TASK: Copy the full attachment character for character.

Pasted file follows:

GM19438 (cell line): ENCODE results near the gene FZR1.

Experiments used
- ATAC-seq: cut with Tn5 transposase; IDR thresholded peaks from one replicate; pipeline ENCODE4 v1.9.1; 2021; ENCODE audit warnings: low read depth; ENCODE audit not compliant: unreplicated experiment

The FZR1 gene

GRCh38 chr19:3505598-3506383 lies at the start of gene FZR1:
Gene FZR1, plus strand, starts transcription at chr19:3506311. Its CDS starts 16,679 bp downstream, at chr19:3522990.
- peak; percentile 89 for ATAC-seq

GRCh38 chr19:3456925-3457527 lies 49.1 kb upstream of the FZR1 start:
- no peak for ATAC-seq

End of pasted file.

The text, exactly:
GM19438 (cell line): ENCODE results near the gene FZR1.

Experiments used
- ATAC-seq: cut with Tn5 transposase; IDR thresholded peaks from one replicate; pipeline ENCODE4 v1.9.1; 2021; ENCODE audit warnings: low read depth; ENCODE audit not compliant: unreplicated experiment

The FZR1 gene

GRCh38 chr19:3505598-3506383 lies at the start of gene FZR1:
Gene FZR1, plus strand, starts transcription at chr19:3506311. Its CDS starts 16,679 bp downstream, at chr19:3522990.
- peak; percentile 89 for ATAC-seq

GRCh38 chr19:3456925-3457527 lies 49.1 kb upstream of the FZR1 start:
- no peak for ATAC-seq